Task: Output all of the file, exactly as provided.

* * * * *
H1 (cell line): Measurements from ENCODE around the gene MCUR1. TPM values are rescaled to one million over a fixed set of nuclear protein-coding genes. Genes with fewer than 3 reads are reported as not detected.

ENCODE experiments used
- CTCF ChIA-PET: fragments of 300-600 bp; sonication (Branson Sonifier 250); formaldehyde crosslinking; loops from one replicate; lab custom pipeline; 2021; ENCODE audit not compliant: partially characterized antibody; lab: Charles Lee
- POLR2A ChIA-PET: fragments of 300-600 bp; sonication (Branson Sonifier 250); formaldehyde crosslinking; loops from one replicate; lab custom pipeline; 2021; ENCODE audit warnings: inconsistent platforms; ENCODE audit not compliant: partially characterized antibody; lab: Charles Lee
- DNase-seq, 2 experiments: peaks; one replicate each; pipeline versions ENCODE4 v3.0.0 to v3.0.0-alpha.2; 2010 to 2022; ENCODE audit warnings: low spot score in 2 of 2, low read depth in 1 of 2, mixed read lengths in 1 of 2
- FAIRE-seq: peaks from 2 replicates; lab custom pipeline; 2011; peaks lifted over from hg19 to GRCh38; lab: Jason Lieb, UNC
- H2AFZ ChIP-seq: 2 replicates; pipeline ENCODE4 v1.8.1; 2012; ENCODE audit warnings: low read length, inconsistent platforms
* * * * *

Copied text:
H1 (cell line): Measurements from ENCODE around the gene MCUR1. TPM values are rescaled to one million over a fixed set of nuclear protein-coding genes. Genes with fewer than 3 reads are reported as not detected.

ENCODE experiments used
- CTCF ChIA-PET: fragments of 300-600 bp; sonication (Branson Sonifier 250); formaldehyde crosslinking; loops from one replicate; lab custom pipeline; 2021; ENCODE audit not compliant: partially characterized antibody; lab: Charles Lee
- POLR2A ChIA-PET: fragments of 300-600 bp; sonication (Branson Sonifier 250); formaldehyde crosslinking; loops from one replicate; lab custom pipeline; 2021; ENCODE audit warnings: inconsistent platforms; ENCODE audit not compliant: partially characterized antibody; lab: Charles Lee
- DNase-seq, 2 experiments: peaks; one replicate each; pipeline versions ENCODE4 v3.0.0 to v3.0.0-alpha.2; 2010 to 2022; ENCODE audit warnings: low spot score in 2 of 2, low read depth in 1 of 2, mixed read lengths in 1 of 2
- FAIRE-seq: peaks from 2 replicates; lab custom pipeline; 2011; peaks lifted over from hg19 to GRCh38; lab: Jason Lieb, UNC
- H2AFZ ChIP-seq: 2 replicates; pipeline ENCODE4 v1.8.1; 2012; ENCODE audit warnings: low read length, inconsistent platforms